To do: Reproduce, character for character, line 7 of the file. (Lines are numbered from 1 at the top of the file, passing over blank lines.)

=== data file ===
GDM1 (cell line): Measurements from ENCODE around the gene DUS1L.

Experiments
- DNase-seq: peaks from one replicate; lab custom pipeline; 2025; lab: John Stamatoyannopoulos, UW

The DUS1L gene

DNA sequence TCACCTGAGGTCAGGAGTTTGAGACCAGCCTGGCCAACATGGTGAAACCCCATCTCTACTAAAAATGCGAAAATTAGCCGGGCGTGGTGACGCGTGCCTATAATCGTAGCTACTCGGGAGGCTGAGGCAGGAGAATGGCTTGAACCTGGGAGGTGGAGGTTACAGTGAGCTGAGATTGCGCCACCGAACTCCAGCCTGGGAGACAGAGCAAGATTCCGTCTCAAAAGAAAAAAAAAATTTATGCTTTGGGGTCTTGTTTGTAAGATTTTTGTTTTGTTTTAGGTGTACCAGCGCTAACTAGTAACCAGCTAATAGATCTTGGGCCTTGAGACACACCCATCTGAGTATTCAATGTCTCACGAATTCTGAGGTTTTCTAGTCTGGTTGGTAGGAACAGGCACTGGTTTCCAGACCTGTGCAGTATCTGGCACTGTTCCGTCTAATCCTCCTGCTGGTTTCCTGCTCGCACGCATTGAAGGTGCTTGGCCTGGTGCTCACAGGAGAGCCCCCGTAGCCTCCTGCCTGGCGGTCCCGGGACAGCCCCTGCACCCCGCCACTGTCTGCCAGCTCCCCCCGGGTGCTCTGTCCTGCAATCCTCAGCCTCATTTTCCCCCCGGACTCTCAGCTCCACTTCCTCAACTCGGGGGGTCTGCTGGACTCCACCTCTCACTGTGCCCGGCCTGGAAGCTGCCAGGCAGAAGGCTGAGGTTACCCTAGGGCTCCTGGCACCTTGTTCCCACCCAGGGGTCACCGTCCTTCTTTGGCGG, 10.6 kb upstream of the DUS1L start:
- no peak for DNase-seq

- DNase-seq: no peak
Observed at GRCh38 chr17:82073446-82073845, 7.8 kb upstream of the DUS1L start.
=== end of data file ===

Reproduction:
- DNase-seq: no peak